REVIEW: Paralinx Ace Wireless Video System

Good range, HDMI or SDI, low weight and a reasonable price

Looking for a wireless video system that has good range, a lightweight form, HDMI or SDI support, and won’t break the bank? I was looking for exactly that, and found it in Paralinx’s new Ace.

The Ace, in my opinion, is the most well-rounded, cost-effective system available these days. Here are some highlights:

  • 1920×1080, uncompressed, 4:2:2 output up to 60 fps
  • Up 300 foot range
  • You can buy it in either SDI or HDMI flavors, and mix and match transmitters and receivers with those two connectors
  • Both transmitter and receiver are noticeably lighter than similar systems like Teradek’s Bolt.
  • Transmitter/receiver packages cost $1299 for HDMI and $1799 for SDI
  • Power it off of d-tap, or buy battery plates for common batteries such as Sony L series, Canon LP-6, etc.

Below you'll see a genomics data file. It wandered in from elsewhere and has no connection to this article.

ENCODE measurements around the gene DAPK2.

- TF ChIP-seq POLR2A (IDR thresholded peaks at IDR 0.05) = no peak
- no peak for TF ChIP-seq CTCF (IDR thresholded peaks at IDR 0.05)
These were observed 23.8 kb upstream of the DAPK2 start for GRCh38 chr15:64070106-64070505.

• One transmitter signal can broadcast to 4 receivers
  • Support for timecode, metadata and start/stop flags



I’ve been using a couple of Aces for more than 3 months, adding the blessed benefits of wireless video to two cameras and up to three field monitors that I use on most of my jobs. It’s largely been an easy, effortless experience, and here are a few impressions…

  • If you buy a transmitter and receiver together, they already come paired, and you’ll probably never have to futz with any additional settings. And when you power up the units, they find each other in just a couple of seconds, and you’re in business.